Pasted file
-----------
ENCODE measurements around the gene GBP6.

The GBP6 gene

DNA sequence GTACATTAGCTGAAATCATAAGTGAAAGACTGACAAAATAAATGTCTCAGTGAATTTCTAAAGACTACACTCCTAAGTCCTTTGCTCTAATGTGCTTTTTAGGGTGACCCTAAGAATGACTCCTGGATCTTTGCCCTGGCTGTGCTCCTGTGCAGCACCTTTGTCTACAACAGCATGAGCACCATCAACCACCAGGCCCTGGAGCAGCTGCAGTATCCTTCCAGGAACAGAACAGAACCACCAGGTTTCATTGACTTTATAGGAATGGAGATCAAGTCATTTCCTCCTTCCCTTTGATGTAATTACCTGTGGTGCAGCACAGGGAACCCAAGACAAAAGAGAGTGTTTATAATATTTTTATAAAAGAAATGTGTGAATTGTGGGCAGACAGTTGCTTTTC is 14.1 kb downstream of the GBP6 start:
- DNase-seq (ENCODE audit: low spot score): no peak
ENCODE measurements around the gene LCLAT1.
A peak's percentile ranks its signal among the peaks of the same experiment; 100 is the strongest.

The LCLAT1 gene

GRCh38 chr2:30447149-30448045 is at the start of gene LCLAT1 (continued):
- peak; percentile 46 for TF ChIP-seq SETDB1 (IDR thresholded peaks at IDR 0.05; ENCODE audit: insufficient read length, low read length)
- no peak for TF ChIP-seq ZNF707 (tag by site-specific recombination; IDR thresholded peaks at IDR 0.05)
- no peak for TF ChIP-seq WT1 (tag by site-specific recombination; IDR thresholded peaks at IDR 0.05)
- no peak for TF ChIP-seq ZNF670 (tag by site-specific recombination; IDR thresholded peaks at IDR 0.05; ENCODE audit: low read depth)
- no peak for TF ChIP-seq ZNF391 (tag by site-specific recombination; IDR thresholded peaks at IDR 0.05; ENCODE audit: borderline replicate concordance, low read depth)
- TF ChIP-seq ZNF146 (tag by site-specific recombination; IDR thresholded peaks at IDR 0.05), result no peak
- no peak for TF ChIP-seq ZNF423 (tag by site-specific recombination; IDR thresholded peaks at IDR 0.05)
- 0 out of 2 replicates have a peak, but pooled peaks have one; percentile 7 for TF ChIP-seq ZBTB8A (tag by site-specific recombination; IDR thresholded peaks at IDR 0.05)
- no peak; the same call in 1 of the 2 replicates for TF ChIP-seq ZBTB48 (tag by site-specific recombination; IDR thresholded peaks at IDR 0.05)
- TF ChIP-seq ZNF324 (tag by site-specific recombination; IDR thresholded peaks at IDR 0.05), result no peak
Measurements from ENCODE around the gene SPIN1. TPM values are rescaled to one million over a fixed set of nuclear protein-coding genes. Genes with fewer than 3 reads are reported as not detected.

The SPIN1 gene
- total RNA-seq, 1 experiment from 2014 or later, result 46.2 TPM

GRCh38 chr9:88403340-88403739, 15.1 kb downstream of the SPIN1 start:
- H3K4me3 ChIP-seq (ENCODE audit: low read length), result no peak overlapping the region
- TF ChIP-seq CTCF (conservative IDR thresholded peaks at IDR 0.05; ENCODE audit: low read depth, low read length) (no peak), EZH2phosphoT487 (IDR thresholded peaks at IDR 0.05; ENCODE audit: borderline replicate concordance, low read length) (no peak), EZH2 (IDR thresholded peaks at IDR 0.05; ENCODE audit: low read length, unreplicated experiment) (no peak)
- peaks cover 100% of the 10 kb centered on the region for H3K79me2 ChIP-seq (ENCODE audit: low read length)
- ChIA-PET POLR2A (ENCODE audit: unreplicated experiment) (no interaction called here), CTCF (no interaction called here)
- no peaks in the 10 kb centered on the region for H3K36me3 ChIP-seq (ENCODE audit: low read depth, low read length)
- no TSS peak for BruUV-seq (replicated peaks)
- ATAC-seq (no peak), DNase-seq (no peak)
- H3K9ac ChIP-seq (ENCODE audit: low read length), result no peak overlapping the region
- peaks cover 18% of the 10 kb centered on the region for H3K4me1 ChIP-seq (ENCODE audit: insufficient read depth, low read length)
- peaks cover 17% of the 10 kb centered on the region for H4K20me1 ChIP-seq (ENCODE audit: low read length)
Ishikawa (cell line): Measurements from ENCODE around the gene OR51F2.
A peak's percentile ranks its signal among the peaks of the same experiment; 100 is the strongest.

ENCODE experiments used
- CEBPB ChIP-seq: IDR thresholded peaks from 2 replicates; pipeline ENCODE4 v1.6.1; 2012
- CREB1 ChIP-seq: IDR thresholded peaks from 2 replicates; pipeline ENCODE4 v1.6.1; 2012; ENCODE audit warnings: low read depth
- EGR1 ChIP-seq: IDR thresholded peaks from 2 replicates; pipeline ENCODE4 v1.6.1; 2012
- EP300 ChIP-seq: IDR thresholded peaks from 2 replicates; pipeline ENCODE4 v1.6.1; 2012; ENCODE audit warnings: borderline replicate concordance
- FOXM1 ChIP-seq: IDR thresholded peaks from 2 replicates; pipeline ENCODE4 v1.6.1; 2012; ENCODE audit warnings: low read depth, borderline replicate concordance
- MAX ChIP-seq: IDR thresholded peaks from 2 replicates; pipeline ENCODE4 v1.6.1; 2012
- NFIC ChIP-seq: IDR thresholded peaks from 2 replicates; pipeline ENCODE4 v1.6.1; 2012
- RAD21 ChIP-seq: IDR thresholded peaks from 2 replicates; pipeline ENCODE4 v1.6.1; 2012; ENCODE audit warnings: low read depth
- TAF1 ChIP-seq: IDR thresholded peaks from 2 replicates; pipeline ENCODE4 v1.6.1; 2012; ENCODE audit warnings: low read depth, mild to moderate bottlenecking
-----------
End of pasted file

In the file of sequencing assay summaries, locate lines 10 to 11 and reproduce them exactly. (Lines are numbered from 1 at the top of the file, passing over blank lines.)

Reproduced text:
- no peak for TF ChIP-seq ZNF707 (tag by site-specific recombination; IDR thresholded peaks at IDR 0.05)
- no peak for TF ChIP-seq WT1 (tag by site-specific recombination; IDR thresholded peaks at IDR 0.05)